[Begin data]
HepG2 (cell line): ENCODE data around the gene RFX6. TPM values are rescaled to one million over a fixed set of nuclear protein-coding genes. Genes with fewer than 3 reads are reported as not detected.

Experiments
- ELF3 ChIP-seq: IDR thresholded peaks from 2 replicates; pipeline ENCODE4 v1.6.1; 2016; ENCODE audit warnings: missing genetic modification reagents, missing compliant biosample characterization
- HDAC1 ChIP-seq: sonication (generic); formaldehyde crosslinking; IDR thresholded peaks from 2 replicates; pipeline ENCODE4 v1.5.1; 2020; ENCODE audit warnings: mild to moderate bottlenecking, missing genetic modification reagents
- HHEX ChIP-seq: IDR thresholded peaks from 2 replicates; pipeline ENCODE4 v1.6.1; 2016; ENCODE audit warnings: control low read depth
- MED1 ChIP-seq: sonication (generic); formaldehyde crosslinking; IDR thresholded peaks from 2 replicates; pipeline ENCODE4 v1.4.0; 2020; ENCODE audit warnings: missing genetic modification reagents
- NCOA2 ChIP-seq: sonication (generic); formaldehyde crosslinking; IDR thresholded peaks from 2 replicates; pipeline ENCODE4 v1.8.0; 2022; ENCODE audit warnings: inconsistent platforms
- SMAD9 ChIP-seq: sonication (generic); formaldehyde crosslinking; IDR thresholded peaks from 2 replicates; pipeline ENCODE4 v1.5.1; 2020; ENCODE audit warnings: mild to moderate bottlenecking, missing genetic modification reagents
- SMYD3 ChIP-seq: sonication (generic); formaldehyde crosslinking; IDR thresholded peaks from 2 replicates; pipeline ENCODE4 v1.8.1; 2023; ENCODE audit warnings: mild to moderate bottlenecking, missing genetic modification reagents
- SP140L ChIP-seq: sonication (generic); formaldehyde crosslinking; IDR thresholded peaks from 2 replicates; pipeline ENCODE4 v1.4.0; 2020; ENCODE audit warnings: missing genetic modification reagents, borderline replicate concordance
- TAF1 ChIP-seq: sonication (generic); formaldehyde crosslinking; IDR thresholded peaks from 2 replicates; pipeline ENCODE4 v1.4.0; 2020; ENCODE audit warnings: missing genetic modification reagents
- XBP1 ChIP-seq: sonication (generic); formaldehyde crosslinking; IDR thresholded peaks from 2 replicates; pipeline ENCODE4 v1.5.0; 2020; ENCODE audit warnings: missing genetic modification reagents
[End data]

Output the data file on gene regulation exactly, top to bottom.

HepG2 (cell line): ENCODE data around the gene RFX6. TPM values are rescaled to one million over a fixed set of nuclear protein-coding genes. Genes with fewer than 3 reads are reported as not detected.

Experiments
- ELF3 ChIP-seq: IDR thresholded peaks from 2 replicates; pipeline ENCODE4 v1.6.1; 2016; ENCODE audit warnings: missing genetic modification reagents, missing compliant biosample characterization
- HDAC1 ChIP-seq: sonication (generic); formaldehyde crosslinking; IDR thresholded peaks from 2 replicates; pipeline ENCODE4 v1.5.1; 2020; ENCODE audit warnings: mild to moderate bottlenecking, missing genetic modification reagents
- HHEX ChIP-seq: IDR thresholded peaks from 2 replicates; pipeline ENCODE4 v1.6.1; 2016; ENCODE audit warnings: control low read depth
- MED1 ChIP-seq: sonication (generic); formaldehyde crosslinking; IDR thresholded peaks from 2 replicates; pipeline ENCODE4 v1.4.0; 2020; ENCODE audit warnings: missing genetic modification reagents
- NCOA2 ChIP-seq: sonication (generic); formaldehyde crosslinking; IDR thresholded peaks from 2 replicates; pipeline ENCODE4 v1.8.0; 2022; ENCODE audit warnings: inconsistent platforms
- SMAD9 ChIP-seq: sonication (generic); formaldehyde crosslinking; IDR thresholded peaks from 2 replicates; pipeline ENCODE4 v1.5.1; 2020; ENCODE audit warnings: mild to moderate bottlenecking, missing genetic modification reagents
- SMYD3 ChIP-seq: sonication (generic); formaldehyde crosslinking; IDR thresholded peaks from 2 replicates; pipeline ENCODE4 v1.8.1; 2023; ENCODE audit warnings: mild to moderate bottlenecking, missing genetic modification reagents
- SP140L ChIP-seq: sonication (generic); formaldehyde crosslinking; IDR thresholded peaks from 2 replicates; pipeline ENCODE4 v1.4.0; 2020; ENCODE audit warnings: missing genetic modification reagents, borderline replicate concordance
- TAF1 ChIP-seq: sonication (generic); formaldehyde crosslinking; IDR thresholded peaks from 2 replicates; pipeline ENCODE4 v1.4.0; 2020; ENCODE audit warnings: missing genetic modification reagents
- XBP1 ChIP-seq: sonication (generic); formaldehyde crosslinking; IDR thresholded peaks from 2 replicates; pipeline ENCODE4 v1.5.0; 2020; ENCODE audit warnings: missing genetic modification reagents